As the events of the last few years in the real estate industry show, people forget about the tremendous financial responsibility of purchasing a home at their peril. Here are a few tips for dealing with the dollar signs so that you can put up that “SOLD” sign on your new home.

Get pre-approved. Nail down your price range. Getting pre-approved for a loan can save you a lot of time by targeting your price range and can put you in a better position to make an offer when you find the right house. Unlike pre-qualification, which is based on a cursory review of your finances, pre-approval from a lender is based on your actual income, debt and credit history. With this thorough analysis of your actual spending power, you’ll also be less likely to get in over your head.

Choose your mortgage carefully. A 15-year mortgage will save thousands of dollars in interest, but may not be the best solution for you. The average person will accumulate debt due to credit cards, student loans, car loans and medical bills. A 30-year mortgage gives you a lower monthly payment, with the option of paying an additional principal when money is good. Additionally, when picking a mortgage, you usually have the option of paying additional points (a portion of the interest that you pay at closing) in exchange for a lower interest rate. If you plan to stay in the house for a long time, taking the points will save you money.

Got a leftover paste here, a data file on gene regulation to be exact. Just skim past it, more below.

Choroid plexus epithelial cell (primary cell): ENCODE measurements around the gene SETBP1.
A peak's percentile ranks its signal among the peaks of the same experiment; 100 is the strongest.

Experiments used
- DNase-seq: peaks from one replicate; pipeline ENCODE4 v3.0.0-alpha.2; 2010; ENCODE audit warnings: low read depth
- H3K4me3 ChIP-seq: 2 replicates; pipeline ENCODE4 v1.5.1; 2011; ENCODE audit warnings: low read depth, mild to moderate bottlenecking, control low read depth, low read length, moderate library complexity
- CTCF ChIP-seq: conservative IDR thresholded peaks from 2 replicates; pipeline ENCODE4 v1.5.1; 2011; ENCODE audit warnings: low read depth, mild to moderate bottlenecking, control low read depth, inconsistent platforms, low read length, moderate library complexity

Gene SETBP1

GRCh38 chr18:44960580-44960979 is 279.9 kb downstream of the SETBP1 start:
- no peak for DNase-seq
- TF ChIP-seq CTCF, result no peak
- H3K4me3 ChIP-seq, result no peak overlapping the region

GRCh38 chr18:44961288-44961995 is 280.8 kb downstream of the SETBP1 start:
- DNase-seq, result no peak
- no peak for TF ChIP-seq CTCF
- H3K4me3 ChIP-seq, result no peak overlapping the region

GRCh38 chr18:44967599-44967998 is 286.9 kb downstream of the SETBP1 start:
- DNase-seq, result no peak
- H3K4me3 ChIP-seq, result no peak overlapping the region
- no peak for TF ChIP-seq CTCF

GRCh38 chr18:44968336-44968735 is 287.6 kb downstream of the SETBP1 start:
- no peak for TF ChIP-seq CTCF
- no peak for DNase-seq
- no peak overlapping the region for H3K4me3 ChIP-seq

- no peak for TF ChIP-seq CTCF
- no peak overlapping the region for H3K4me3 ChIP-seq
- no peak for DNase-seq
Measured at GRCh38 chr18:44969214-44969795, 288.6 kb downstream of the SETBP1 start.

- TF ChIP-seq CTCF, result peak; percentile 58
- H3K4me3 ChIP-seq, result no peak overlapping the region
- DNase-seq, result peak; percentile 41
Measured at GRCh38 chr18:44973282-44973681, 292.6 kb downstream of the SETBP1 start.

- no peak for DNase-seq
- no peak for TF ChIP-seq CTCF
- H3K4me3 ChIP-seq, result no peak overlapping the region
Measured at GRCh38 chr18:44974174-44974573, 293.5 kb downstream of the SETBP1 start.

Do your homework before bidding. Before you make an offer, do some research on the sales trends of similar homes in the neighborhood with sites like Zillow. Consider sales of similar homes in the last three months. For instance, if homes have recently sold for 5 percent less than the asking price, your opening bid should probably be about 8 to 10 percent lower than what the seller is asking.